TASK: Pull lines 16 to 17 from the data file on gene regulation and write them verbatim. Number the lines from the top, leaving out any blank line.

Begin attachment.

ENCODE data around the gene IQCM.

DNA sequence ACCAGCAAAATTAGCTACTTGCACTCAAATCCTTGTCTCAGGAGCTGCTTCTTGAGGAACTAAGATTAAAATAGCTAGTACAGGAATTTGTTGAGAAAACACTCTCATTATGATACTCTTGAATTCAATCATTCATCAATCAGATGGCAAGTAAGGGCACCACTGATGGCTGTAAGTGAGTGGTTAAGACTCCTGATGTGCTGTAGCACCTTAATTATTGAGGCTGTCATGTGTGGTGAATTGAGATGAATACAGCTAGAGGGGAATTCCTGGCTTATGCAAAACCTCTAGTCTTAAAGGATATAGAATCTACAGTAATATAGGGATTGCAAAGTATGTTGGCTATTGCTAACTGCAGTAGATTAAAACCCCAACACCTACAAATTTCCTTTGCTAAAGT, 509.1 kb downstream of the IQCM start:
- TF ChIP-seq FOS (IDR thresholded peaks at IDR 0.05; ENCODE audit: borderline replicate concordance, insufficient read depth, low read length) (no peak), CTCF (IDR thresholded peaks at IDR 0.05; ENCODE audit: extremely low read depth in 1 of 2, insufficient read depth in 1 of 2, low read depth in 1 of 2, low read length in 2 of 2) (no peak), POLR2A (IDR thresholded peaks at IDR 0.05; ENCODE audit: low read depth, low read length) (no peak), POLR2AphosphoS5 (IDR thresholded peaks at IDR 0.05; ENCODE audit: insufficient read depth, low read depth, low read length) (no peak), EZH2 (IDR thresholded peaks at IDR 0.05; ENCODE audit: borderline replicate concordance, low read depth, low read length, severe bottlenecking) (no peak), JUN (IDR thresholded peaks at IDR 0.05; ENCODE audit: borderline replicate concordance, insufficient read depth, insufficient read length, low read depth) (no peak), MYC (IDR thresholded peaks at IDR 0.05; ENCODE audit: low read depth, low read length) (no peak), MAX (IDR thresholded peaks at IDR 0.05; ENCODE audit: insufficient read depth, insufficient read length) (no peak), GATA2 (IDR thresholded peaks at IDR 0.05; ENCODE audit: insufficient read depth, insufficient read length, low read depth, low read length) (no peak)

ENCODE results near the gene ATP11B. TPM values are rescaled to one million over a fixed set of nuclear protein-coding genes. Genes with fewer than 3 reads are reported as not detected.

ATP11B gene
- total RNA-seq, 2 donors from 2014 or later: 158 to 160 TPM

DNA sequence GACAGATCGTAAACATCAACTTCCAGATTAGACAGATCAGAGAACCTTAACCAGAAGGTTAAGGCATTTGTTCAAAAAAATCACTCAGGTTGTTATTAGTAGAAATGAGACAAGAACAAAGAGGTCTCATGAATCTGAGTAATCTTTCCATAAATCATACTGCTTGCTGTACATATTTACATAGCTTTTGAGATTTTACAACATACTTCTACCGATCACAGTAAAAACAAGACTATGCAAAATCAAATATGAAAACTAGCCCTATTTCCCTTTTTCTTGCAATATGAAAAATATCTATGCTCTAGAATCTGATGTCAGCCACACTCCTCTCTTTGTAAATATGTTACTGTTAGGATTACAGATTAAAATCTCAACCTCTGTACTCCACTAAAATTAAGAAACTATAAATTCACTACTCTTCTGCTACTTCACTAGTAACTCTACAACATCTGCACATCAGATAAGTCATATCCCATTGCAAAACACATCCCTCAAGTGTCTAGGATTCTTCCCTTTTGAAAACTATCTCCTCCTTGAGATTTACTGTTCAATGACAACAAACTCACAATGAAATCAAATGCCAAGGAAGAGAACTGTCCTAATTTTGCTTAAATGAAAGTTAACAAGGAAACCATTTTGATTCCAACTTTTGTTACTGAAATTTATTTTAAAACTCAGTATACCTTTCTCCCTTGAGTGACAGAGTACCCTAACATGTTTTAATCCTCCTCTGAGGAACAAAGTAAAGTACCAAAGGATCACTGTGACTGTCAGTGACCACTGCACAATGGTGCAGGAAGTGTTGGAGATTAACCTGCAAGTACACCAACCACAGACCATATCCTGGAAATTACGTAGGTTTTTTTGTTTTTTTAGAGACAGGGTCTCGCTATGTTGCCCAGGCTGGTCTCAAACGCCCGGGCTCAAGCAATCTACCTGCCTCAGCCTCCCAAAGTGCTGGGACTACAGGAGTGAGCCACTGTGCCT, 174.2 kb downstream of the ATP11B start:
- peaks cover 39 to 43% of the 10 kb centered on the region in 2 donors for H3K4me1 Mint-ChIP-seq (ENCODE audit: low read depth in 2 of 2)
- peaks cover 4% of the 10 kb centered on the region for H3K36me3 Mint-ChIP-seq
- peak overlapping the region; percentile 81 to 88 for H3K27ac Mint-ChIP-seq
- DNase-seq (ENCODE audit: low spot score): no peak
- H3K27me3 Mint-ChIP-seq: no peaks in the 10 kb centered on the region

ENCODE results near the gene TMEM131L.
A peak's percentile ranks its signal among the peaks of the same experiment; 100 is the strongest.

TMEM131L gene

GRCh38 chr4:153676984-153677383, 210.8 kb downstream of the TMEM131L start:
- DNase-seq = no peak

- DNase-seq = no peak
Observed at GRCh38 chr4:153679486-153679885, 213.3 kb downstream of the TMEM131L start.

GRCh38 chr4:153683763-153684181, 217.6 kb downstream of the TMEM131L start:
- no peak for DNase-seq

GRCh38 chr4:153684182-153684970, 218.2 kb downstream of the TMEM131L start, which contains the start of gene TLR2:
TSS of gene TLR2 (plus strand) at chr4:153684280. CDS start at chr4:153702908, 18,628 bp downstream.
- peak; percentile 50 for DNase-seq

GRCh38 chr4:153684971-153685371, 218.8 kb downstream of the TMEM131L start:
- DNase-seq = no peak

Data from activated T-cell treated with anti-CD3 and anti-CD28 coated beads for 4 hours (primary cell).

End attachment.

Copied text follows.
GRCh38 chr4:153676984-153677383, 210.8 kb downstream of the TMEM131L start:
- DNase-seq = no peak